By Rob Schofield
Recently, during a discussion about the recent poll showing majority support for a referendum on the final Brexit deal among members of the three biggest trade unions, I was met with a familiar but infuriating argument. “Don’t you understand the huge growth the far right will gain from a Labour-led new referendum?” we were asked. “No, they don’t” said another.
This is a line of argument I’ve come across frequently in pro-Corbyn circles, socialist writer Phil McDuff also wrote about it in the Guardian. According to this rationale, giving the far right an opportunity to rally around another mainstream campaign risks emboldening them, and will lead to a spike in racist attacks even worse than those we saw during the 2016 referendum campaign and its aftermath.
According to this perspective, everyone who wants to remain in the EU post-referendum is a liberal, middle-class, diehard Remainer willing to let minorities bear the brunt of another wave of racist hatred, so as long as they can retain EU travel privileges in the end. Those putting forward this argument argue that the violence will be worse this time around, because Leave voters will feel ‘betrayed’, their democratic voice ignored, left with no choice but to take to the streets. After all, last time a fascist murdered a Remain-supporting Labour MP, so surely we cannot allow a rerun of this dangerous episode in British politics?
During the Tommy Robinson demo in London on 14th July my comrades and I were attacked by fascists rampaging around the city looking to beat up leftwing counter-protesters (thankfully we escaped unhurt, but only just). In Leeds we are at the centre of the effort to make the Labour Party commit itself to consistent anti-fascist campaigning, after fascists repeatedly targeted Leeds in response to Tommy Robinson being arrested outside Leeds Crown Court. I mention this to clarify that I do understand the fascist threat facing us on the streets. Fascists are more brazen, more organised and more violent than we have seen in decades. But to think a Brexit of any kind will stop or appease fascists is foolhardy and dangerous, and is indicative of a fatal misunderstanding of the root causes of fascism.
We must state the plain truth: Brexit, whatever form it takes, is going to make us much worse off. Theresa May is currently beleaguered by hardline Tory Brexiteers hoping for a free-trade frenzy where they can tear up regulations and impose a new wave of austerity beyond anything the last eight years could have prepared us for. At this point it is uncertain whether May will secure a Brexit deal at all. But any deal the Tories do manage to secure will be seen as a betrayal and will provoke the same backlash from the far-right.
Do the people making this argument really think that the far-right will suffer a collapse after Britain leaves the EU, or that we will see any significant decrease in racist attacks?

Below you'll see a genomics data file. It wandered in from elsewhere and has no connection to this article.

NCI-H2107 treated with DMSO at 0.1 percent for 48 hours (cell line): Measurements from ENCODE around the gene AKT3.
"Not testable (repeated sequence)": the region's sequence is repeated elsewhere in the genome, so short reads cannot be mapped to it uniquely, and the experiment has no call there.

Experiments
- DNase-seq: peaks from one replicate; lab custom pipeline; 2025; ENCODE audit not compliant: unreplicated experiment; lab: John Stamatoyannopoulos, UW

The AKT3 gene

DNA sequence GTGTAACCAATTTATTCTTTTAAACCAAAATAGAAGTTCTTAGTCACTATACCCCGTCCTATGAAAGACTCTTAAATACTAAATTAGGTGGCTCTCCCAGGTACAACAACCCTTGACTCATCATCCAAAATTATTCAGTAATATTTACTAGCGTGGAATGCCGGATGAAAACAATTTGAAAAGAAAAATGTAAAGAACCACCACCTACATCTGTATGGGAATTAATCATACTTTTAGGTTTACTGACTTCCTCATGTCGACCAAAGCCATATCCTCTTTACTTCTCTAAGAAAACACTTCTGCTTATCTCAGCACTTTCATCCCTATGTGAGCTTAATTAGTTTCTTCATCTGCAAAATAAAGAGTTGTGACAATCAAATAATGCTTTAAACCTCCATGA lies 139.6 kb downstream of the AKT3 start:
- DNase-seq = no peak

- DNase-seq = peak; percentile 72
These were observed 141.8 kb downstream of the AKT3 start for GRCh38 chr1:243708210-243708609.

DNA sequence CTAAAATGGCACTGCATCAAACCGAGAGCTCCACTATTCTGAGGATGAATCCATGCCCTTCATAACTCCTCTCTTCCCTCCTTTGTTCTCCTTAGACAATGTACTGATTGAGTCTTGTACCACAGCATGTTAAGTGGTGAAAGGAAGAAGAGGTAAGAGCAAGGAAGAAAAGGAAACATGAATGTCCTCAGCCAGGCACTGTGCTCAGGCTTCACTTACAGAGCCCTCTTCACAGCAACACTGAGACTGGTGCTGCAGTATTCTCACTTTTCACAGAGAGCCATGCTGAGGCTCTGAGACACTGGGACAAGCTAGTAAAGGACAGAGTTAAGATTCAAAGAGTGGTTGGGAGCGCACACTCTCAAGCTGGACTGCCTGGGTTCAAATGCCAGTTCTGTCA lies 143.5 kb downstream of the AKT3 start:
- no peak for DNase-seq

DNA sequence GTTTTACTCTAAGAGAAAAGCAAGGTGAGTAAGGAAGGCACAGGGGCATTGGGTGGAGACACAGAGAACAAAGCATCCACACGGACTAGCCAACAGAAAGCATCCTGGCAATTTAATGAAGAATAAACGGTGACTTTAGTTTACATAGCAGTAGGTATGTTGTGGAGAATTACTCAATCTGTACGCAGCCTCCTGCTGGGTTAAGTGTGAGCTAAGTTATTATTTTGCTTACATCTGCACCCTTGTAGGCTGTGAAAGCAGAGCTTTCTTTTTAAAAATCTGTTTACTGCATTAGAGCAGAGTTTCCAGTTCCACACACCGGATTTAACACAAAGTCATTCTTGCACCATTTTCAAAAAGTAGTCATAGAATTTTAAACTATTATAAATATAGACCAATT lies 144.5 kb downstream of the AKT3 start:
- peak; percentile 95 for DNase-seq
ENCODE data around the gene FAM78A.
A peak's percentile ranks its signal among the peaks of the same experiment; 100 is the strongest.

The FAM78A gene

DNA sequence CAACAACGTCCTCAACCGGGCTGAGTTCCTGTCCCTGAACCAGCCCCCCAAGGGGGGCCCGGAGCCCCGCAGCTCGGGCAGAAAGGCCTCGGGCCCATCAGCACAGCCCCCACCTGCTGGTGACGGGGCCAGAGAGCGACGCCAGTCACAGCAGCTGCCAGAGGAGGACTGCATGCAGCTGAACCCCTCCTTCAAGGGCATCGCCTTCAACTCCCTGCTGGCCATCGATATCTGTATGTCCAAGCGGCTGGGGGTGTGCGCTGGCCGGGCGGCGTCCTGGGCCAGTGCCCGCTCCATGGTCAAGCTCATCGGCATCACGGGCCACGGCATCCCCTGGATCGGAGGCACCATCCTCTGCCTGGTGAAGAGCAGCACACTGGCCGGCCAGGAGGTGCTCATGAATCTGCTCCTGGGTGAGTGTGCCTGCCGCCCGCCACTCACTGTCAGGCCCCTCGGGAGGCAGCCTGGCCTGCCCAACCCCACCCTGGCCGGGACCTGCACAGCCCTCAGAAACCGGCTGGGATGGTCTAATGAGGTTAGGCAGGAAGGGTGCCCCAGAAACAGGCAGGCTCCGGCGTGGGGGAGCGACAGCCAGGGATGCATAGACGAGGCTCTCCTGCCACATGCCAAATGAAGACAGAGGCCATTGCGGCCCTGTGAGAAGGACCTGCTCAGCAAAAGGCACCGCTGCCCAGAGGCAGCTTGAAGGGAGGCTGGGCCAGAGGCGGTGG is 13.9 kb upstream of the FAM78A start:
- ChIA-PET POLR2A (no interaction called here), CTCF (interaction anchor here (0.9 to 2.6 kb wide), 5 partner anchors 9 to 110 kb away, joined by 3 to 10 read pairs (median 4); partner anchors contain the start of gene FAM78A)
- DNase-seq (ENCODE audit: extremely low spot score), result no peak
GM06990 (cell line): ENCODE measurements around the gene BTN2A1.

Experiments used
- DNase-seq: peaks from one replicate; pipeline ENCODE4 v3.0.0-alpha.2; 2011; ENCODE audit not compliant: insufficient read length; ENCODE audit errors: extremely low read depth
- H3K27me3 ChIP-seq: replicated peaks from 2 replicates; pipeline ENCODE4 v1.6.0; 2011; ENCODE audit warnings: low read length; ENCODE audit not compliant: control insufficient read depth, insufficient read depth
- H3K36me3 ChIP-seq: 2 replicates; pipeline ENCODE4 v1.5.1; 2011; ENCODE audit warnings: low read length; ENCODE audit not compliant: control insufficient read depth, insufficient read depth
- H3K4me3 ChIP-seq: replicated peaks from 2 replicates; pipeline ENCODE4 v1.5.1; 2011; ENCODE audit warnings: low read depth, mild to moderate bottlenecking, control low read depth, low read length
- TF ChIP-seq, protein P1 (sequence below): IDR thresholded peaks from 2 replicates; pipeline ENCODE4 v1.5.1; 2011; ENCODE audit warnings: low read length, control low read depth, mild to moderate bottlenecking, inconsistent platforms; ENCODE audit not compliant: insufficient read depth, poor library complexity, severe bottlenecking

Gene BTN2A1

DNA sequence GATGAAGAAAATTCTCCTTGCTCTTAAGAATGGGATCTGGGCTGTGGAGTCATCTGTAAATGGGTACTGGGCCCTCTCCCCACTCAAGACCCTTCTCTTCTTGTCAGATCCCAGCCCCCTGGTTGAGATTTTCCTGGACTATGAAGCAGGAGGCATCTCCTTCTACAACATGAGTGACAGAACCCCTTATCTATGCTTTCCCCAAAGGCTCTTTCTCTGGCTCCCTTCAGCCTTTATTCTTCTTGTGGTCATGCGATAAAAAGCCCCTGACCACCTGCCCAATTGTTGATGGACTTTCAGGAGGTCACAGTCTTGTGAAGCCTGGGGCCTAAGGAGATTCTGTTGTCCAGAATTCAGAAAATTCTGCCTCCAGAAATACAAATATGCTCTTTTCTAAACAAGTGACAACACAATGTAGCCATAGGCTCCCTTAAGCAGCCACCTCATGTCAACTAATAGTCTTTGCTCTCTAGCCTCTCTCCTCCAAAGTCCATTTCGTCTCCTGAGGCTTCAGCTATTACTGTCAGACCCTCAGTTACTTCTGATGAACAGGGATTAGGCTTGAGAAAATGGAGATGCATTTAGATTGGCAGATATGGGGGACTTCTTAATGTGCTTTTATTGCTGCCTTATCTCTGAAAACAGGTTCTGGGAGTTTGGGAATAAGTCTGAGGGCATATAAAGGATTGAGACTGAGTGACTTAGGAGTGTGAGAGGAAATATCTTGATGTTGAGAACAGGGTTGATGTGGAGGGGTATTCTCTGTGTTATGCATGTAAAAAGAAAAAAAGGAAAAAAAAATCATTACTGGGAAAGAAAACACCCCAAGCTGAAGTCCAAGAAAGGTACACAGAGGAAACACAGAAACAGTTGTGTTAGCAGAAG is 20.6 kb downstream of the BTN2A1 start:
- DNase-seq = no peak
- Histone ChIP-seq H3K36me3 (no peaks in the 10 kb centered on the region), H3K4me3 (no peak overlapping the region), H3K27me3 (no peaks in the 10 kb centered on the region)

Looking at the most recent government statistics, we can see that there was indeed a spike in racially aggravated offences during the EU referendum campaign and lasting well into Autumn 2016, as well as the beginnings of a similar spike after the Westminster Bridge attack. But after the EU referendum uptick finished, attacks appeared to level off at a baseline of around 3500 per month. Is 3500 a month an acceptable number of racist attacks that we should be okay with? Did the EU referendum result appease racists and fascists enough to meaningfully decrease racial animus and make minorities safer in the UK long-term? No.
The UK far-right made significant gains following on from the referendum result, but this does not explain the rise of a well-networked, internationalist far-right that we have seen in recent years, from the spread of PEGIDA across Europe to Generation Identity sending anti-migrant boats to the Mediterranean. The international rise of the far-right is much bigger than Brexit and derives from an existential crisis in global liberal capitalism, it will not recede after March 2019.
We must also recognise that beyond the desire of liberals to uncritically champion the EU as a utopia, there are many who do not agree with with this and desperately want a new referendum simply to protect themselves or their partners, relatives and friends who are increasingly scared about their rights as migrants. Writing off this entire section of society as middle class fantasists is an insult to the international working class.
We must take the UK fascist threat extremely seriously, but if we react by limiting our political horizons to whatever will appease it, then we will only see it grow in strength. Fascism is not a beast that becomes calm and docile if you leave it alone and try not to anger it. Fascism can only be defeated by offering people an internationalist socialist alternative and strengthening our solidarity with migrants, not by conceding to a Brexit that will bring us more austerity and crush migrant rights.